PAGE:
Always Presume Competence (Part 2)

Teaching Language and Communication to Autistic Children

Dr. Temple Grandin, professor of animal science at Colorado State University and internationally renowned autism spokesperson, was one of the first autistic people who wrote about her lack of speech during early childhood. She gave us a rare glimpse into the autistic mind when she wrote,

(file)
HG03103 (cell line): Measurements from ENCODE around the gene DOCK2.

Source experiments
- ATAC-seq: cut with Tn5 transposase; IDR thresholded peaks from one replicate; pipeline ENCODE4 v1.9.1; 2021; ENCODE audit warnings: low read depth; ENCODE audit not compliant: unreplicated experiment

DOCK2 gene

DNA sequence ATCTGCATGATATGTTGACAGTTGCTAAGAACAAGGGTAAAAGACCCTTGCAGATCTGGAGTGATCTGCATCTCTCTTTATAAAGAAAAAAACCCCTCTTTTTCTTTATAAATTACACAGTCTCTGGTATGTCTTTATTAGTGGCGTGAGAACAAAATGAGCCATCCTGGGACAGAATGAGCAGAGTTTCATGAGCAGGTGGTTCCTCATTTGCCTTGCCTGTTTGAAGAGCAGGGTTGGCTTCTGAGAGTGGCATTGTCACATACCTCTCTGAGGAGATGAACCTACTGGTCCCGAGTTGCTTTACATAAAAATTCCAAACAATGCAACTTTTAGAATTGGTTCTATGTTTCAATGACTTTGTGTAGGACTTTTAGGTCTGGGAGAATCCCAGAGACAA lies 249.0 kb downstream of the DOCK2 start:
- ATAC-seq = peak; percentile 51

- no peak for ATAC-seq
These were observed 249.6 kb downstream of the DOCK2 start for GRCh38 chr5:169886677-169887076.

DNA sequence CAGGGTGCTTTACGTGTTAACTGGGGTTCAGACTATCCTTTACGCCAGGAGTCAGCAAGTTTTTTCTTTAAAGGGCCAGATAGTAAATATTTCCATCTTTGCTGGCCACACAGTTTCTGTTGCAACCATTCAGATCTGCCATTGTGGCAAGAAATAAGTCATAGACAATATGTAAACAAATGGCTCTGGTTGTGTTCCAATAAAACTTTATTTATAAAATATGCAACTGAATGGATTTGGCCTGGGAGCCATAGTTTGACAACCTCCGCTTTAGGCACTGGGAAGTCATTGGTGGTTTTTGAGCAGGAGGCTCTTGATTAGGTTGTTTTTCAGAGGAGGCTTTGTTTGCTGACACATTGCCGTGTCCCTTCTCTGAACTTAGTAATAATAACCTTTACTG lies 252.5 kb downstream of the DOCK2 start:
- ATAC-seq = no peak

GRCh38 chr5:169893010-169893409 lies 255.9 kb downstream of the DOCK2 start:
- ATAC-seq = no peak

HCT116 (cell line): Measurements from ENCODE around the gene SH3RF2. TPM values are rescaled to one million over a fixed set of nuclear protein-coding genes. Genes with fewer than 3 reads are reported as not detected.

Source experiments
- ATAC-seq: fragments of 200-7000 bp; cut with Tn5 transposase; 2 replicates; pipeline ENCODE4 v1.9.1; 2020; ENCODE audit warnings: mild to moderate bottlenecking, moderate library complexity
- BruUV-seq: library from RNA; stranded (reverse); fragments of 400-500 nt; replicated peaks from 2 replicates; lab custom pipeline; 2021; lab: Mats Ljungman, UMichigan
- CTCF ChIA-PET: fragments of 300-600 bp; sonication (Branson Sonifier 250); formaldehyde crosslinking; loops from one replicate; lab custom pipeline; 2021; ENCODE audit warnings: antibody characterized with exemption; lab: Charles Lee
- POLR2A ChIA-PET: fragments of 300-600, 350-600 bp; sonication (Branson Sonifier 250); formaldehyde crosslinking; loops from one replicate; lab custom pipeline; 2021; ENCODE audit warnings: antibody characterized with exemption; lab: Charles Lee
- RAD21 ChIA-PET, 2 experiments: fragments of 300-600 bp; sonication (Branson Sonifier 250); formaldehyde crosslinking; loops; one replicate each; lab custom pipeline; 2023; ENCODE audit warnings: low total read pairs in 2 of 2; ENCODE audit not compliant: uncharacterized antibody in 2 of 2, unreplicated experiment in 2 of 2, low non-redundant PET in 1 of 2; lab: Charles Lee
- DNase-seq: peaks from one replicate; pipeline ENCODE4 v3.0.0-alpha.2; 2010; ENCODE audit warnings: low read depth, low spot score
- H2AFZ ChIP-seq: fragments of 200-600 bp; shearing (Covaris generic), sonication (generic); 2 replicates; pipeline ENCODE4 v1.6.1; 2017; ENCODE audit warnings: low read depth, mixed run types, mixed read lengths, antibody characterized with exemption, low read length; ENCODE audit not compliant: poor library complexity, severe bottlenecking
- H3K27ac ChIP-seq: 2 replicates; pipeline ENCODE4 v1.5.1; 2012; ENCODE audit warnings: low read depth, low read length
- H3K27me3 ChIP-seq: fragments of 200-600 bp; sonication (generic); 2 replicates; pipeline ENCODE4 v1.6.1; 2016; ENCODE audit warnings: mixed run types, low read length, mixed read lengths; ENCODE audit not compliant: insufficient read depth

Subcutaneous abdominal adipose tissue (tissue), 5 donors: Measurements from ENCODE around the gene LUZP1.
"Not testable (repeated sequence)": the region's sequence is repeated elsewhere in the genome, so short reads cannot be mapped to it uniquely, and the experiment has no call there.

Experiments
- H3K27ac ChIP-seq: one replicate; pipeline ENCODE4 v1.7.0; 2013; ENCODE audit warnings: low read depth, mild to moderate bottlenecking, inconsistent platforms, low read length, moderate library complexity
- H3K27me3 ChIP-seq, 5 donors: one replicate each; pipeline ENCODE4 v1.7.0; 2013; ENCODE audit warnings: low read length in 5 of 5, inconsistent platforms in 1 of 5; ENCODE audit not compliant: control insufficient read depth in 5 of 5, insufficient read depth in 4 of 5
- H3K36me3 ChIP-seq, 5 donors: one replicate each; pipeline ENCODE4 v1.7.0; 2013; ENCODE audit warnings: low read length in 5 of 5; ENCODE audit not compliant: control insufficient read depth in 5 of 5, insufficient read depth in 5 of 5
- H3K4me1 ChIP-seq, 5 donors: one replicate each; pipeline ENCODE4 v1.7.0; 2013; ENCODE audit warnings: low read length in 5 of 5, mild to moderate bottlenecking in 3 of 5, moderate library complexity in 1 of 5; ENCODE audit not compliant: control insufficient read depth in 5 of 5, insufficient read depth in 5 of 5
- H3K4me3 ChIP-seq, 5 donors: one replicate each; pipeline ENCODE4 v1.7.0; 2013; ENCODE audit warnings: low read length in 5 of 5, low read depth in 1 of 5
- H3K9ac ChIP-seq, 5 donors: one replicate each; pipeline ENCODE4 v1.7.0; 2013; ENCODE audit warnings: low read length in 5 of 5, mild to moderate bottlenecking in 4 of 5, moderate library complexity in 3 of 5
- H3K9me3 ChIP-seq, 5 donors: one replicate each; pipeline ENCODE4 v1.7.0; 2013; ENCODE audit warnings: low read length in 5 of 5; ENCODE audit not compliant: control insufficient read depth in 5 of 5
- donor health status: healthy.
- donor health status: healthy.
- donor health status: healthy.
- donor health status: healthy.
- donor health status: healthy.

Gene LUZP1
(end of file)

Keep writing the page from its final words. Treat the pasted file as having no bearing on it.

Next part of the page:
“Not being able to speak was utter frustration. If adults spoke directly to me I could understand everything they said, but I could not get my words out. It was like a big stutter. If I was placed in a slight stress situation, words would sometimes overcome the barrier and come out. My speech therapist knew how to intrude into my world. She would hold me by my chin and made me look in her eyes and say “ball.” At age 3, “ball” came out “bah,” said with great stress. If the therapist pushed too hard I threw a tantrum, and if she did not intrude far enough no progress was made. My mother and teachers wondered why I screamed. Screaming was the only way I could communicate. Often, I would logically think to myself, ‘I am going to scream now because I want to tell somebody I don’t want to do something.’” 

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